Incorporating NPI and EOL forecasts into your day to day planning strategy does more than just prevent oversights and loss, though. It allows you to predict which products your consumers are most likely to buy and which factors make your top-sellers so successful.

Use Collaborative Technology

Communication is key for a successful S&OP process. Stay in touch with every individual on the team with cloud-based platforms like Google Suite and Microsoft SharePoint. Platforms like these make it easier to share ideas, give important updates, and discuss potential changes from anywhere.

Collaborative S&OP software enables you and your team to create content, manage documents, and communicate with team members all in one place.

This kind of team alignment makes it easy to integrate your plan across the company. It also allows the different departments to give you immediate and constant feedback.

Stakeholders are counting on you to be one step ahead of the market. The best way to make accurate predictions and develop effective solutions is to always have the latest data and inside information.

Keep Data Synchronized

Don’t let your teams draw conclusions and make decisions based on out-of-date or inaccurate data. Ensure your data is accurate and keep mistakes and delayed responses to a minimum by making sure your data is easily accessible and updated in real-time.

Operational silos are your biggest enemy here. And unfortunately, they can arise unintentionally. This is why collaboration and communication are crucial to any successful S&OP plan.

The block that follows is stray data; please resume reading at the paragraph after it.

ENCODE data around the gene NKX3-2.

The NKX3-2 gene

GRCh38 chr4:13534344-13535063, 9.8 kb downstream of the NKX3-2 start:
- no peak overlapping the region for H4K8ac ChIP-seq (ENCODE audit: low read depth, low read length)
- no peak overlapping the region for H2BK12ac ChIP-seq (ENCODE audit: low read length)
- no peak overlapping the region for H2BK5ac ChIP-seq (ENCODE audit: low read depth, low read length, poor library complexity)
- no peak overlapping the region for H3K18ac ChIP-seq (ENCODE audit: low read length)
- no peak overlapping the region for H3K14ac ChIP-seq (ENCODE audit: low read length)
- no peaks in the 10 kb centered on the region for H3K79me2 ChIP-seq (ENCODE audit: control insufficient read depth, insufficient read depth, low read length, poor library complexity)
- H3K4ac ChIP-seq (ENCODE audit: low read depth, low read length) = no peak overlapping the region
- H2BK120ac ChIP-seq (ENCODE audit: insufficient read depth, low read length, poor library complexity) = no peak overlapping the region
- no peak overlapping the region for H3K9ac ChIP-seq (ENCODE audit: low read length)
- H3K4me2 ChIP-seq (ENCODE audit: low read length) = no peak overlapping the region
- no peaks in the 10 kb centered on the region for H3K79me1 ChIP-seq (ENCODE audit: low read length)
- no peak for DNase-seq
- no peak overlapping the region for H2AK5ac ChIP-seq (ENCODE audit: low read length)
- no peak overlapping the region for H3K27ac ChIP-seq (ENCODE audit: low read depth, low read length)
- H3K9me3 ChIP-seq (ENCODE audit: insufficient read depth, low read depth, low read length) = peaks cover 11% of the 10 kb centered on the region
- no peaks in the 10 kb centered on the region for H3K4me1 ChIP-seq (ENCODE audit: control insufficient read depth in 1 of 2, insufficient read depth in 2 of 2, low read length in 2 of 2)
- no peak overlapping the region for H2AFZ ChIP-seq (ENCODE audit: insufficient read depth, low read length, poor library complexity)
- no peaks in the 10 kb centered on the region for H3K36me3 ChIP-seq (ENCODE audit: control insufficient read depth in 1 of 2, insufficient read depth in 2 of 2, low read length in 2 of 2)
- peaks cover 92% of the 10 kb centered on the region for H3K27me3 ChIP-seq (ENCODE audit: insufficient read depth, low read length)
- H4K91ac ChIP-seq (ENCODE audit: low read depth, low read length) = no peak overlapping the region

Luckily, technology makes it easy to have open communication across departments and roles, reducing the negative effects of silo mentalities. Connect your CRM to a reliable S&OP software to keep everyone in the loop.

Keep Operational and Financial KPIs Separate but Aligned

Your supply chain and revenue are connected — inventory and products supply customers, which in turn allow you to turn a profit — but you shouldn’t lump them together in your S&OP plan.

The factors that influence operations are often different than the ones impacting your company’s profits.

Consider the impact each one has on the other, but make sure you measure your expenses, returns, and income separately from your operational metrics.

This will help you track progress more accurately and identify risks more easily.

Bringing It All Together

The tactical nature of sales & operations planning provides an opportunity to forecast costs, establish clear profit objectives, and make informed decisions to make those goals a reality.

It can be difficult to master initially, but once you develop a sales & operations planning process that works for your business, you’ll be amazed at how much it benefits your company.

At its core, a good S&OP plan is a powerful tool that can unite a business’s many departments and orient all its divisions around a common goal and a shared vision.

Collaboration and communication will always be the two most influential factors in a company’s S&OP success. By following these tips and taking a closer look at your current operations management, you’ll identify your strengths while also discovering and fixing the areas that need more attention.